Id. ¶ 34. The denial letter refers to its CPB 0031 on cosmetic surgery, which provides the following:

Aetna plans exclude coverage of cosmetic surgery that is not medically necessary, but generally provide coverage when the surgery is needed to improve the functioning of a body part or otherwise medically necessary even if the surgery also improves or changes the appearance of a portion of the body.

Id. ¶ 19. According to Kazda, Aetna has followed a consistent practice of denying claims for tumescent liposuction to treat advanced lipedema on the basis that the treatment is “cosmetic.” Id. ¶ 23. She contends that tumescent liposuction is medically necessary because the surgery treats symptoms of advanced lipedema, such as pain and mobility problems. Id. ¶ 12. The surgery is accordingly not “cosmetic” because it addresses these functional problems. Id.

         No other denial bases were given in Aetna's initial denial letter, and Kazda appealed this decision. FAC ¶ 35. On October 29, 2018, Aetna denied her appeal by relying on CPB 0211. Id. ¶ 36. Under CPB 0211, Aetna considers “abdominoplasty, suction lipectomy, or lipoabdominoplasty” as “cosmetic” procedures. Id. ¶ 21. Aetna stated that it was “upholding the previous decision to deny the request for suction-assisted lipectomy” because “[it] considers this procedure cosmetic per the above reference guidelines.” Id. ¶ 36.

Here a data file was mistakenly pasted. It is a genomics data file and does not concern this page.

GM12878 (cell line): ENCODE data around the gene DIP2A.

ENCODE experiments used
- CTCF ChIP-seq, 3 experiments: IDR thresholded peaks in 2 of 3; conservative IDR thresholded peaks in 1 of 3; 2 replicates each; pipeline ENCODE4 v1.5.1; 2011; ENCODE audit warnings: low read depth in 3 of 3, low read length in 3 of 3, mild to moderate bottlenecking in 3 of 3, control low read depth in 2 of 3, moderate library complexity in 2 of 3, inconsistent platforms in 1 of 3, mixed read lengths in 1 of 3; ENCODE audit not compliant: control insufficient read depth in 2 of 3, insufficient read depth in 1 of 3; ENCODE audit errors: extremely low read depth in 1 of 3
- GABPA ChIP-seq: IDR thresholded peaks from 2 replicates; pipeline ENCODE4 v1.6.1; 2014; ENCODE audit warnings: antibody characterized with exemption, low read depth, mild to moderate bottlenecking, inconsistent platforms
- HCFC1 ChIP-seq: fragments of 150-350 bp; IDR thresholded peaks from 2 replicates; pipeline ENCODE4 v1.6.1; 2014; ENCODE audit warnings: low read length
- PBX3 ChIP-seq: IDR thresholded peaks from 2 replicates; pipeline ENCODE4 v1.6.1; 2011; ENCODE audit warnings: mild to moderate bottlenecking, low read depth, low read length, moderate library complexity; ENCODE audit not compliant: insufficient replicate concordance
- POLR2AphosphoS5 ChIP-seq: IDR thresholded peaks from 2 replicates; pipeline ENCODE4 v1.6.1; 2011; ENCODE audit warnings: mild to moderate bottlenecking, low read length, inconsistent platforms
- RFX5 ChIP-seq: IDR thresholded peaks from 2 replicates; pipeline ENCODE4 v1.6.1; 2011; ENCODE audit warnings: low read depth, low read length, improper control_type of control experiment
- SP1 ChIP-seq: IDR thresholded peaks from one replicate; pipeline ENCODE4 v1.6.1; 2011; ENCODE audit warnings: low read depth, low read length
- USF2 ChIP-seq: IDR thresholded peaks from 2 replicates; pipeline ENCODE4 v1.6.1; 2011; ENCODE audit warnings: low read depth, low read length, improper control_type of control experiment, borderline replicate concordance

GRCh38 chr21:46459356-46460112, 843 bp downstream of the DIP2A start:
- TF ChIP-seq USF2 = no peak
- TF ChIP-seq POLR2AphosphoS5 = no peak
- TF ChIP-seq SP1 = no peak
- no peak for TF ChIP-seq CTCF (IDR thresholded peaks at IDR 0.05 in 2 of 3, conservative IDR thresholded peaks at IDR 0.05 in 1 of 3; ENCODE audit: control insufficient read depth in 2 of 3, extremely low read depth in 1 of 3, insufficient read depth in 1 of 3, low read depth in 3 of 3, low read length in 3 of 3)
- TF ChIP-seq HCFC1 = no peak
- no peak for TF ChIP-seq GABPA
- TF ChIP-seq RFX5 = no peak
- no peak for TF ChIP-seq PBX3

On May 9, 2019, Kazda filed this action against Aetna on behalf of herself and a putative class, alleging that Aetna violated ERISA because it (i) erroneously denied coverage for surgical treatment for lipedema under 29 U.S.C. § 1132 (a)(1)(B) and (ii) breached its fiduciary duty under 29 U.S.C. § 1132 (a)(3). See Complaint [Dkt. No. 1]. On September 11, 2019, I granted Aetna's motion to dismiss both claims for failure to state a claim and gave Kazda leave to amend her complaint. See Order. On September 26, 2019, she filed her First Amended Complaint, bringing the same claims. Aetna now moves to dismiss her second claim for breach of fiduciary duty under Section 1132(a)(3) for failure to state a claim. See Motion to Dismiss First Amended Complaint's Second Claim for Relief (“MTD FAC”) [Dkt. No. 35].


         Under Federal Rule of Civil Procedure 12(b)(6), a district court must dismiss a complaint if it fails to state a claim upon which relief can be granted. To survive a Rule 12(b)(6) motion to dismiss, the plaintiff must allege “enough facts to state a claim to relief that is plausible on its face.” See Bell Atl. Corp. v. Twombly, 550 U.S. 544, 570 (2007). A claim is facially plausible when the plaintiff pleads facts that “allow the court to draw the reasonable inference that the defendant is liable for the misconduct alleged.” See Ashcroft v. Iqbal, 556 U.S. 662, 678 (2009) (citation omitted). There must be “more than a sheer possibility that a defendant has acted unlawfully.” Id. While courts do not require “heightened fact pleading of specifics, ” a plaintiff must allege facts sufficient to “raise a right to relief above the speculative level.” See Twombly, 550 U.S. at 555, 570.

         In deciding whether the plaintiff has stated a claim upon which relief can be granted, the court accepts the plaintiff's allegations as true and draws all reasonable inferences in favor of the plaintiff. See Usher v. City of Los Angeles, 828 F.2d 556, 561 (9th Cir. 1987). However, the court is not required to accept as true ÔÇťallegations that are merely conclusory, unwarranted deductions of ...